CANBERRA OBSERVED: by national correspondentNews Weekly
Australia's future in the balance
, August 21, 2010
When just over 14 million Australians prepare to cast their votes at the August 21 election, they will have a simple decision to make.
This choice involves whether to dispose of a troubled and trouble-prone Labor Government after just one term and elect a fairly unimaginative, steady-as-she-goes but competent Coalition team, or to take the risk of giving the Labor Party another chance.
Inexperience and incompetence have resulted in a raft of scandals and blunders over the past three years, just one of which cost the lives of four people and destroyed 100 or more homes.
Others resulted in the waste of billions of dollars of taxpayers' money, which has driven up the nation's debt.
Then, of course, there were the extraordinary policy reversals and timidity on climate change and tax reform.
And, finally, there has been the outright treachery and shenanigans of the last two months, not seen since the last days of the Whitlam Government.
We now know that consultation with Cabinet, which underpins the Westminster system of government, was relegated to an afterthought. The two most important people in the government, former Prime Minister Rudd and his then deputy Julia Gillard, did not take national security meetings with the utmost seriousness they demand.
In its sole defence, the Rudd Government can lay claim to having helped avoid the worst excesses of the global economic downturn by maintaining the level of the nation's spending when other countries were in panic causing their economies to freeze up.
But the reality is the Rudd Government's spendathon was in itself excessive, going well beyond advice from the Federal Treasury to "go early, go hard and go households". And the real behind-the-scenes saviours were China and India, which continued to buy our resources.
Voters on August 21 will have the option to offer Labor's new leader, Julia Gillard, a second chance to reform this same government in a second term of office.
Normally, voters would be taking the second option.
Plenty of mistakes were made by the first Hawke Government, the first Howard Government and the first Whitlam Government.
All three were permitted by the people to try to restore their credentials following a shaky start.
The fair-mindedness of Australians to cut their governments some slack is an historic trait. Perhaps they take into consideration the fact that parties after having been out of office for an extended period need time to settle in.
This time, however, the Labor Party has already done the job of executing the Prime Minister who won the last election, suggesting that the party itself had decided it was not up to scratch and had to be seen to be renewing itself before the election.
Voters are now being challenged to weigh up whether the new face of Julia Gillard is the same face of the old Rudd Government and whether or not anything in fact is likely to improve under her leadership a second time around.
The Labor Party has run a most bizarre campaign where the self-indulgent antics of former leaders Kevin Rudd and Mark Latham have left even the most world-weary journalist gobsmacked.
But at a deeper level the Labor Party machine has engaged in a deeply cynical and dangerous exercise in attempting to manipulate public opinion. If successful, politics in Australia will be permanently altered.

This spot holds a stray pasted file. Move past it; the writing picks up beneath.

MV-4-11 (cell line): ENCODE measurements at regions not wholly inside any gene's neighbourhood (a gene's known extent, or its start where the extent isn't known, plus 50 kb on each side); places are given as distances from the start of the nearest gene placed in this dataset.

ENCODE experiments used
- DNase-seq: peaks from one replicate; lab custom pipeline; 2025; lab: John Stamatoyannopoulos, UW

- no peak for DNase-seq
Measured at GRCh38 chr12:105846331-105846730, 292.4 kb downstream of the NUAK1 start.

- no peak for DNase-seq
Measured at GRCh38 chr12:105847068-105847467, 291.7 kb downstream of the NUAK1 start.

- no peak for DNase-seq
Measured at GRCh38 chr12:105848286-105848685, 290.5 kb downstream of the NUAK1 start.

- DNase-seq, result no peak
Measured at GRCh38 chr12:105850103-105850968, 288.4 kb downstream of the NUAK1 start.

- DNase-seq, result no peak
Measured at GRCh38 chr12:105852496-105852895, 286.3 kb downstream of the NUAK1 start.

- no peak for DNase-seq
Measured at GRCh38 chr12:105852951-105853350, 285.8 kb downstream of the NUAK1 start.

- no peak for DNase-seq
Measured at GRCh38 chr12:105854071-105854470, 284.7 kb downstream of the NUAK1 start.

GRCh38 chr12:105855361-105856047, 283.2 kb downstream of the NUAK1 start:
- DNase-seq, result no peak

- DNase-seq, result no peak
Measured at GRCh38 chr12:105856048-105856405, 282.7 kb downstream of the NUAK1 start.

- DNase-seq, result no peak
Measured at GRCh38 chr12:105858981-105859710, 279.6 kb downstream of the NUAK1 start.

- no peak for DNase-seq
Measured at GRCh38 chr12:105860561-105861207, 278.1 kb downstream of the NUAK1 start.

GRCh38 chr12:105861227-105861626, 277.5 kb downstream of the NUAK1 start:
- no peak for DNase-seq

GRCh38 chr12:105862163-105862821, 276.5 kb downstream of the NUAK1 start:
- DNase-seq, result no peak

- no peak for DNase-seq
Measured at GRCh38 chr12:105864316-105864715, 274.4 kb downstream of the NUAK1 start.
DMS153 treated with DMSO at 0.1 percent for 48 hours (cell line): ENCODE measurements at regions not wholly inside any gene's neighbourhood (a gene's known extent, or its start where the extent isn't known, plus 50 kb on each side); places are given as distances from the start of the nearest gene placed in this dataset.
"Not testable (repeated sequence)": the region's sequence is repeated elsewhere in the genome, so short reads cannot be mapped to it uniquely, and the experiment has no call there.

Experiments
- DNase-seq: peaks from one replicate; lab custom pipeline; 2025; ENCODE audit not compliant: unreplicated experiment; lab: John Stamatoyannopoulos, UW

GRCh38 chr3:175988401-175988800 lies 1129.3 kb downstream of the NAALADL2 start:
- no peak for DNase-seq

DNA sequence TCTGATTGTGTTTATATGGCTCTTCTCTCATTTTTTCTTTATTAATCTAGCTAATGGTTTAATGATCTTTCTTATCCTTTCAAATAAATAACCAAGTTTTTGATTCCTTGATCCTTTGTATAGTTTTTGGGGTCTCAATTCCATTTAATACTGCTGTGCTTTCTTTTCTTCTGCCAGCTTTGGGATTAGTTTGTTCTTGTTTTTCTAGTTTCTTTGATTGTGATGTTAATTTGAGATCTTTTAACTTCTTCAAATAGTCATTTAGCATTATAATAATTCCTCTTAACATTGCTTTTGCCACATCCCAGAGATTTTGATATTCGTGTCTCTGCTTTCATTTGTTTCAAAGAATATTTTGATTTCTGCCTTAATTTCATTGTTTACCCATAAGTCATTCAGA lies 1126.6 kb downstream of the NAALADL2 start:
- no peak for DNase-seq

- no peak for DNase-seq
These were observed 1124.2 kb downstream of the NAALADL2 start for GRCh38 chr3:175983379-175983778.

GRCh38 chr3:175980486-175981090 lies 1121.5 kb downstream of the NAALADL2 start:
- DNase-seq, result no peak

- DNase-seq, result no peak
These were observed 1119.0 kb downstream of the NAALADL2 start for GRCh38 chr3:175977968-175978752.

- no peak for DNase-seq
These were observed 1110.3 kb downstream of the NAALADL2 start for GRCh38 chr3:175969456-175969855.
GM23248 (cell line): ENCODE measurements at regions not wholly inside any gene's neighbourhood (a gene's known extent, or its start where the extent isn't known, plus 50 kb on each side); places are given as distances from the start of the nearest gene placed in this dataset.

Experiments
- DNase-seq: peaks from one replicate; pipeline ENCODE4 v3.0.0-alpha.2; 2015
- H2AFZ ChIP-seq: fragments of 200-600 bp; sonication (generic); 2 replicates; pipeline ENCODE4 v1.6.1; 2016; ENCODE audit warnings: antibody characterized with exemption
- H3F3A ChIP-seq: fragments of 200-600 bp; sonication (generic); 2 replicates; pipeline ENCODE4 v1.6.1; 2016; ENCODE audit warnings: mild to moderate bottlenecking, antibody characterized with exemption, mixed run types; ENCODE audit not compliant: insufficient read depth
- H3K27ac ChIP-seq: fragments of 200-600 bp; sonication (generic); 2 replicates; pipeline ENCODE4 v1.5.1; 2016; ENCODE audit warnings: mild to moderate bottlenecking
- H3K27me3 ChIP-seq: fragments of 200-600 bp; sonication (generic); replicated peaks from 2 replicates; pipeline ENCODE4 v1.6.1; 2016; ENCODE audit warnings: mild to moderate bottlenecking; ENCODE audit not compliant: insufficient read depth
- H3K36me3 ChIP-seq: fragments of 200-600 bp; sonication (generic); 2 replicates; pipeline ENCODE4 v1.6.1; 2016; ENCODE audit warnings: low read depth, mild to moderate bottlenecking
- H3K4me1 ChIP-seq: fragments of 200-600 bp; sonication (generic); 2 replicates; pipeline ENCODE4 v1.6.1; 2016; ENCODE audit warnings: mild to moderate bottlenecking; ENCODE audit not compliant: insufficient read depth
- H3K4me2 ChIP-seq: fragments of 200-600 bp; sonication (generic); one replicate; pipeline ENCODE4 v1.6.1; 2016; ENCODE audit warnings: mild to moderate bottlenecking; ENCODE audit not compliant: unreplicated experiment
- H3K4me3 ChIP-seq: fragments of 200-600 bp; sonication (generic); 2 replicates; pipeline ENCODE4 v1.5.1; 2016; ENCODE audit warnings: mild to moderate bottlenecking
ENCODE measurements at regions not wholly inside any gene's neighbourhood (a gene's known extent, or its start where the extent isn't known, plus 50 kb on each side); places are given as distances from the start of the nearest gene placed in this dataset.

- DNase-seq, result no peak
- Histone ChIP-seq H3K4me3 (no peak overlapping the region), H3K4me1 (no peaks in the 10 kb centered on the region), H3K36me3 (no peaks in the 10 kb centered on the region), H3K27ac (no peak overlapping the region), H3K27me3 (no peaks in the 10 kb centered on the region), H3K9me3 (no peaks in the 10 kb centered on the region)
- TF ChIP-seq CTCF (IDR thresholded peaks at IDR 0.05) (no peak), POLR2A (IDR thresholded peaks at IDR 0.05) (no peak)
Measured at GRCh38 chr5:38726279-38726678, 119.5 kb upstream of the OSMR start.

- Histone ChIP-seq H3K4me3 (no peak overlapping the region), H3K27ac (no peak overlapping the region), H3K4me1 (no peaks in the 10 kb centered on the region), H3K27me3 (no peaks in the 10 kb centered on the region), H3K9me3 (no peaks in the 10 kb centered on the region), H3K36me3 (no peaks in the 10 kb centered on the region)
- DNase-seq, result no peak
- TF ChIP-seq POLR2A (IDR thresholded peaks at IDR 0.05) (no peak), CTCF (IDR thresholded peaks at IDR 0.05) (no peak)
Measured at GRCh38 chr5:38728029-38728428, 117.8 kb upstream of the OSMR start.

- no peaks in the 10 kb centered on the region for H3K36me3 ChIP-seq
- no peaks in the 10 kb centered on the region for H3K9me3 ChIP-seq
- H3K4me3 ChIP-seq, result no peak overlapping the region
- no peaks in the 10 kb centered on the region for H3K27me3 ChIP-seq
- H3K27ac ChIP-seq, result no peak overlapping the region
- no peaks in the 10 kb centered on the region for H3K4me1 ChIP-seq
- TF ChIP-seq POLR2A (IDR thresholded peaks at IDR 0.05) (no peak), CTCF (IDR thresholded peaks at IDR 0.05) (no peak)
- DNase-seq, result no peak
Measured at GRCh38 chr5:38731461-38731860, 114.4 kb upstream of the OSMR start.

Consider the scenario which took place over the past eight weeks.
First, right-wing Labor power-brokers deposed their own leader and introduced a new one in the form of a hitherto left-wing militant feminist lawyer who has seemingly undertaken an ideological and personal makeover for the purpose of becoming leader. The same methodology was used to install Kristina Keneally in New South Wales.
Announcing the election, Ms Gillard chose to dress in a crisp white suit and pearls, looking more like a Margaret Thatcher or a Bronwyn Bishop than a Labor leader.
Two dozen times she told the Australian people the Labor Party was "moving forward".
After a fortnight of being trussed up and packaged in this fashion - an image which apparently was not being bought by voters - Ms Gillard decided to throw off the manufactured Julia and reveal the "real Julia" underneath, begging the question of which version will emerge if she wins the election.
At the same time, Ms Gillard has brazenly moved to the right on several key issues - stating her apparent support for traditional marriage, offering a quadrupling of funding to more than $200 million for chaplains in schools, giving school principals a say in how their schools are run, and backing a call for Muslim women to remove their burqas when giving evidence in court.
Meanwhile, her deposed predecessor has been resurrected and voters are asked to believe that the pair (Ms Gillard and Mr Rudd) are pals again and determined to campaign against Mr Abbott, whom Labor is portraying as an extremist and economic illiterate with a secret plan to re-introduce WorkChoices.
By contrast, Mr Abbott is offering a return to normalcy in government, a wind-back of government spending and excesses, incremental reform, and the promise of being able to do the basics on border control and national security.
In fact, his policy launch was notable for being the first such speech in modern Australian political history to offer no new spending measures whatsoever.
Where Ms Gillard's campaign has been erratic and unpredictable, Mr Abbott's has been consistent and solid.
It is a big decision to throw out a government. The polls show enormous disenchantment with the Rudd-Gillard Government, but as yet no clear intention to throw it out.